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Author: Joel Gray Published: 27 August 2020 Read Time: ~4 minutes

Temperature and Humidity Sensor – Arduino

How to Show Temperature and Humidity on a 2×16 LCD

Here we are going to use the DHT22 Temperature and Humidity Sensor and an I2C 2×16 LCD screen to display the current Temperature and Humidity.

Always try to be creative and do a little but more than what the tutorial shows you. Play with the code and maybe add another few components, this will help you more than just copying the code.

Links to what you’ll need:

1x Breadboard

1x Arduino Uno

1x DHT22 Sensor

9x Jumper Wires

1x I2C LCD (2×16)

1x USB-A Cable

How do I start?

The first thing to do is to take a look at our photos above to see how the circuit is constructed, and then have a go building it yourself! Hint: Use the circuit diagram when building it, it’s there for a reason.

We connect the SDA and SCL pins of the LCD screen to the SDA and SCL pins on the Arduino respectively. These are the two pins nearest the Reset Button, above AREF.

Simply connect the VCC pin of the LCD to the positive rail on the breadboard and the GND pin to the ground rail of the breadboard.

Do the same for the VCC and GND pins of the DHT22 sensor. Then connect the middle pin of the DHT22 sensor to Pin 7.

Finally connect the positive rail of the breadboard to the 5V pin on the Arduino, and connect the ground rail to the GND pin.

A quick summary of the circuit can be seen below:

5V Pin > Positive Rail on Breadboard

GND Pin > Ground Rail on Breadboard

DHT22 VCC Pin > +5V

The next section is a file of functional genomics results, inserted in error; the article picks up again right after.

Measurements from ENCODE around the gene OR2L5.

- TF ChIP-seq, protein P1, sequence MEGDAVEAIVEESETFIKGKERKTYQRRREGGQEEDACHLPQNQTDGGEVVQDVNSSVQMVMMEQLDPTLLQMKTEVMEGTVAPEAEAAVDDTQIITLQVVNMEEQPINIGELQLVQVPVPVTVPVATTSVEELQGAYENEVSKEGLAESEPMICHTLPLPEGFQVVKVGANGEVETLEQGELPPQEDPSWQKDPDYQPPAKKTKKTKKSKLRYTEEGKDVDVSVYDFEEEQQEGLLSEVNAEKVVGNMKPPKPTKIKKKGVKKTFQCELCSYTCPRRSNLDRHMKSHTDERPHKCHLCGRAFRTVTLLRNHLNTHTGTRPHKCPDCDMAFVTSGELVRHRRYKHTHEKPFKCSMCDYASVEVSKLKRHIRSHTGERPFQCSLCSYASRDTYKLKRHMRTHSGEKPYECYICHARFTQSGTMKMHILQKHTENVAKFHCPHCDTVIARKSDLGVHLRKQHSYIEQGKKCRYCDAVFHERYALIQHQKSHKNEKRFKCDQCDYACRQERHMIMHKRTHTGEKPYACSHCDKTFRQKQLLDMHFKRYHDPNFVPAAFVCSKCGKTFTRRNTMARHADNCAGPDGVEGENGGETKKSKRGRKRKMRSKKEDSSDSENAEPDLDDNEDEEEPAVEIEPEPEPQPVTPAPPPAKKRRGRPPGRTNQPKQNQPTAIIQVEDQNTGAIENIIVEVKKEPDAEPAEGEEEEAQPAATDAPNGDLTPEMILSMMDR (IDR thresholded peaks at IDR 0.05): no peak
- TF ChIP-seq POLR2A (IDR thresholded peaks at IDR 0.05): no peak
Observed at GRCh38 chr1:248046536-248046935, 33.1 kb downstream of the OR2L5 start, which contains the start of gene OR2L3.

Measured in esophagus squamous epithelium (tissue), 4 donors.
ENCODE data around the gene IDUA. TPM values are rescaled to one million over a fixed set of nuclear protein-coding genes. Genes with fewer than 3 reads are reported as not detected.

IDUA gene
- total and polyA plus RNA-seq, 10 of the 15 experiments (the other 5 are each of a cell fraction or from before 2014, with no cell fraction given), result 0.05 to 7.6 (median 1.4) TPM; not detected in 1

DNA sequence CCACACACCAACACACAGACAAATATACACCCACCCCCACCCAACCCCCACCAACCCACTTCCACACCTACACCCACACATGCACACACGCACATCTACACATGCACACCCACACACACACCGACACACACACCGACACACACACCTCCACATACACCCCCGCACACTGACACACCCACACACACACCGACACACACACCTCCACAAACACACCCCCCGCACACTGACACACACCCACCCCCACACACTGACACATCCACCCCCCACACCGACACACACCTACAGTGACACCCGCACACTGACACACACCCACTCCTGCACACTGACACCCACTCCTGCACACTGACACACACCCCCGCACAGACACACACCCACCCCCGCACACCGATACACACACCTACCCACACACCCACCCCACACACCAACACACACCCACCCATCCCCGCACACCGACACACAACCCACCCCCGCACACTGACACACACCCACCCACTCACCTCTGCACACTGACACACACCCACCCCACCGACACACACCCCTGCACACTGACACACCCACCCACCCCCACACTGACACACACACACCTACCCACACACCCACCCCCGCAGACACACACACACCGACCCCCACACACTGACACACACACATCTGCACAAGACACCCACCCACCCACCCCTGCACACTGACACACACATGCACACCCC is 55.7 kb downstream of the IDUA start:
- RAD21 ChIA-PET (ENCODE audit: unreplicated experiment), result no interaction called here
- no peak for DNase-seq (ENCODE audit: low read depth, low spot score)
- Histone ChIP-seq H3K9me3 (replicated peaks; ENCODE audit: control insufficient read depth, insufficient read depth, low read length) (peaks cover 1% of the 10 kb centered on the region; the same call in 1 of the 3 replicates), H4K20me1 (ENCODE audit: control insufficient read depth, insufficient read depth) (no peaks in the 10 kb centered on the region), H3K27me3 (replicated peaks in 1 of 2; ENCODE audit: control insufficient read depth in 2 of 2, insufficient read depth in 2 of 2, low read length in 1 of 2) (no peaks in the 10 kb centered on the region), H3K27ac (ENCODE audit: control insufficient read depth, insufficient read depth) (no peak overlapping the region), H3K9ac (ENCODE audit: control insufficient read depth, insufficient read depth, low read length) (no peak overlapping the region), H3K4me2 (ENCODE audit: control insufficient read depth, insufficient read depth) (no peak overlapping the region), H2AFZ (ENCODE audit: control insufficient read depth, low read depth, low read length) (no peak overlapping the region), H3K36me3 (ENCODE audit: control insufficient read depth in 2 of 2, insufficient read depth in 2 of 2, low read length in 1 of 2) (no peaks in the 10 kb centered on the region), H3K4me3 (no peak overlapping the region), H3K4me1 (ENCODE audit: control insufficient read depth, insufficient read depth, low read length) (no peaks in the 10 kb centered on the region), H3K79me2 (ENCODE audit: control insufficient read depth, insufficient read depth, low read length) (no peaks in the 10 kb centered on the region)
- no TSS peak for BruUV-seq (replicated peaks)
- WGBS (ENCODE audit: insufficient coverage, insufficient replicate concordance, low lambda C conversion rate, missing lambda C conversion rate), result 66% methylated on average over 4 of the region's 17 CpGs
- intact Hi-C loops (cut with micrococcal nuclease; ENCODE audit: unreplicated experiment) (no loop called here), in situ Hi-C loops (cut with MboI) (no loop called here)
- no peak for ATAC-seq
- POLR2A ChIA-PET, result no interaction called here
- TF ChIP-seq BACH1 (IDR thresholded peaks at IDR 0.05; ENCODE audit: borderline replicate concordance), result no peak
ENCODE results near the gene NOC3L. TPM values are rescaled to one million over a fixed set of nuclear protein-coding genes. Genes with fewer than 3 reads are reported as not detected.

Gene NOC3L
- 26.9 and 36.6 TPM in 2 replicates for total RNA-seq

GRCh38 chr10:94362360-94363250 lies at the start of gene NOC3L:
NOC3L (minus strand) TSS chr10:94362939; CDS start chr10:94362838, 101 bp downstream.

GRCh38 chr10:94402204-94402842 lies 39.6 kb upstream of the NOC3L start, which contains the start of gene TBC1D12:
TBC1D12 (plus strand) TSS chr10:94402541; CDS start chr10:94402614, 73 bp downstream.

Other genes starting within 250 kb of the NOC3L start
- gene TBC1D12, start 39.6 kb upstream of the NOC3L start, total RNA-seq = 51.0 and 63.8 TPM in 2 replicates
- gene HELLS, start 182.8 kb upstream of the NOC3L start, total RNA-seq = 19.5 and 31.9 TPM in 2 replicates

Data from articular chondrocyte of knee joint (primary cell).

DHT22 Middle Pin > Pin 7

LCD VCC Pin . +5V




Let’s run through what the code is doing

The following code is used to implement the project by uploading it to the Arduino Microcontroller.

We use #include <Library.h> to include the required libraries in the project. Then we use #define to define specific Pin 7 as the DHT22 sensor and to set DHTTYPE as DHT22. We then pass these two variables into the DHT library function.

Then we create a variable called t and h which are going to hold our temperature and humidity values. These are type ‘float’ as a float allows us to use decimal numbers and we can give more accurate readings.

Inside the Setup function we use the lcd.begin() and dht.begin() library specific functions to allow these devices to operate properly.

Then inside the main loop function we are assigning the dht.readHumidity() and dht.readTemperature() functions to assign the current values of Temperature and Humidity to our variables. After this we are simply using lcd.print() library function to show the values along with some text on the LCD screen.

Check out the information given on Arduino documentation to learn more.

Now open the Arduino IDE and copy the code below

If you don’t know how to do this, check out our Arduino Sketch set up tutorials and youtube videos.

// This program uses the DHT22 sensor and displays the data on an I2C LCD

// DHT libraries to allow the sensor to operate
#include <DHT.h>
#include <DHT_U.h>
//Wire library for communicating with I2C devices
#include <Wire.h>
//I2C LCD Library
#include <LiquidCrystal_I2C.h> 

#define DHTPIN 7                   // This is the pin which the data line on the DHT22 is connected to
#define DHTTYPE DHT22              // DHT 22  (AM2302)
DHT dht(DHTPIN, DHTTYPE);          // Give the variables to the DHT library function

// Setting temperature an humidity to float values due to their decimal points
float t;
float h;

LiquidCrystal_I2C lcd(0x27, 2, 1, 0, 4, 5, 6, 7, 3, POSITIVE);  // This is the address of the LCD

void setup(){
  // Starting the LCD and the DHT sensor

void loop() {
  // Functions which read the Humidity and temperature and save them as 'h' and 't'
  h = dht.readHumidity();
  t = dht.readTemperature();

  // Two very simple sections of code to print the readings from the sensor in a neat manner,
  // on the serial monitor. Println is used to take a new line after printing the information.
  lcd.print("Temp: ");
  lcd.print(" ");

  lcd.print("Humidity: ");
  lcd.print("% ");
  lcd.print(" ");

  created 03/2020
  by Jamie Buick